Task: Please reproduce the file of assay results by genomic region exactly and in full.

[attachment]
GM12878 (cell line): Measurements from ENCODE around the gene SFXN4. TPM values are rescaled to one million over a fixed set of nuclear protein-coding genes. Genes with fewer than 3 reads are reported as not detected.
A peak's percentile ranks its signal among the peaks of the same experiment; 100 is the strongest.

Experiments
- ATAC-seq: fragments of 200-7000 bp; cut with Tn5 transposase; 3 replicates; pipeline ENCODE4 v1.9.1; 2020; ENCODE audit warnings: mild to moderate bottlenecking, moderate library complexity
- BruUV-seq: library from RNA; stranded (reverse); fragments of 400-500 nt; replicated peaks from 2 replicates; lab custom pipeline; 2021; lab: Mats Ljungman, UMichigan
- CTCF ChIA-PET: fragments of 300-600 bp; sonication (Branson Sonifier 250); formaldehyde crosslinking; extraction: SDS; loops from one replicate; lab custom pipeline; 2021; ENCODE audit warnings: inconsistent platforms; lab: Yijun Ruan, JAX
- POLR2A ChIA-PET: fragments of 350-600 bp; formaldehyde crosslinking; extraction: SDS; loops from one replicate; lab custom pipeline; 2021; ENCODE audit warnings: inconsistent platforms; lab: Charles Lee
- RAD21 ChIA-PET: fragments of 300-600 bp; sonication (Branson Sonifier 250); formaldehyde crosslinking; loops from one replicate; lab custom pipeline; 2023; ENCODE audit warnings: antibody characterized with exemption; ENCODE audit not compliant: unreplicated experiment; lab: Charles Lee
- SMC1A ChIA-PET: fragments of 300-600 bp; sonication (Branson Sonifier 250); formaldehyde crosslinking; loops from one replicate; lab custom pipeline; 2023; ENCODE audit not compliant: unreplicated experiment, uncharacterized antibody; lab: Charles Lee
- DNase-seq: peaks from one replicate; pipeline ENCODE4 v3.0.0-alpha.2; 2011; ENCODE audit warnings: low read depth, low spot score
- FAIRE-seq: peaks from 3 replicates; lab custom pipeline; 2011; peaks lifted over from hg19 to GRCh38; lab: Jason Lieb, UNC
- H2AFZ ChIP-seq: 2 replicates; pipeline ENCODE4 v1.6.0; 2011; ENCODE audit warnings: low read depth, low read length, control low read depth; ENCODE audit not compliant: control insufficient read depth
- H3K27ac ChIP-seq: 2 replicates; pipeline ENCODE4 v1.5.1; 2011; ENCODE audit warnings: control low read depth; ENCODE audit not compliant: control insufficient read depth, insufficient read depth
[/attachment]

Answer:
GM12878 (cell line): Measurements from ENCODE around the gene SFXN4. TPM values are rescaled to one million over a fixed set of nuclear protein-coding genes. Genes with fewer than 3 reads are reported as not detected.
A peak's percentile ranks its signal among the peaks of the same experiment; 100 is the strongest.

Experiments
- ATAC-seq: fragments of 200-7000 bp; cut with Tn5 transposase; 3 replicates; pipeline ENCODE4 v1.9.1; 2020; ENCODE audit warnings: mild to moderate bottlenecking, moderate library complexity
- BruUV-seq: library from RNA; stranded (reverse); fragments of 400-500 nt; replicated peaks from 2 replicates; lab custom pipeline; 2021; lab: Mats Ljungman, UMichigan
- CTCF ChIA-PET: fragments of 300-600 bp; sonication (Branson Sonifier 250); formaldehyde crosslinking; extraction: SDS; loops from one replicate; lab custom pipeline; 2021; ENCODE audit warnings: inconsistent platforms; lab: Yijun Ruan, JAX
- POLR2A ChIA-PET: fragments of 350-600 bp; formaldehyde crosslinking; extraction: SDS; loops from one replicate; lab custom pipeline; 2021; ENCODE audit warnings: inconsistent platforms; lab: Charles Lee
- RAD21 ChIA-PET: fragments of 300-600 bp; sonication (Branson Sonifier 250); formaldehyde crosslinking; loops from one replicate; lab custom pipeline; 2023; ENCODE audit warnings: antibody characterized with exemption; ENCODE audit not compliant: unreplicated experiment; lab: Charles Lee
- SMC1A ChIA-PET: fragments of 300-600 bp; sonication (Branson Sonifier 250); formaldehyde crosslinking; loops from one replicate; lab custom pipeline; 2023; ENCODE audit not compliant: unreplicated experiment, uncharacterized antibody; lab: Charles Lee
- DNase-seq: peaks from one replicate; pipeline ENCODE4 v3.0.0-alpha.2; 2011; ENCODE audit warnings: low read depth, low spot score
- FAIRE-seq: peaks from 3 replicates; lab custom pipeline; 2011; peaks lifted over from hg19 to GRCh38; lab: Jason Lieb, UNC
- H2AFZ ChIP-seq: 2 replicates; pipeline ENCODE4 v1.6.0; 2011; ENCODE audit warnings: low read depth, low read length, control low read depth; ENCODE audit not compliant: control insufficient read depth
- H3K27ac ChIP-seq: 2 replicates; pipeline ENCODE4 v1.5.1; 2011; ENCODE audit warnings: control low read depth; ENCODE audit not compliant: control insufficient read depth, insufficient read depth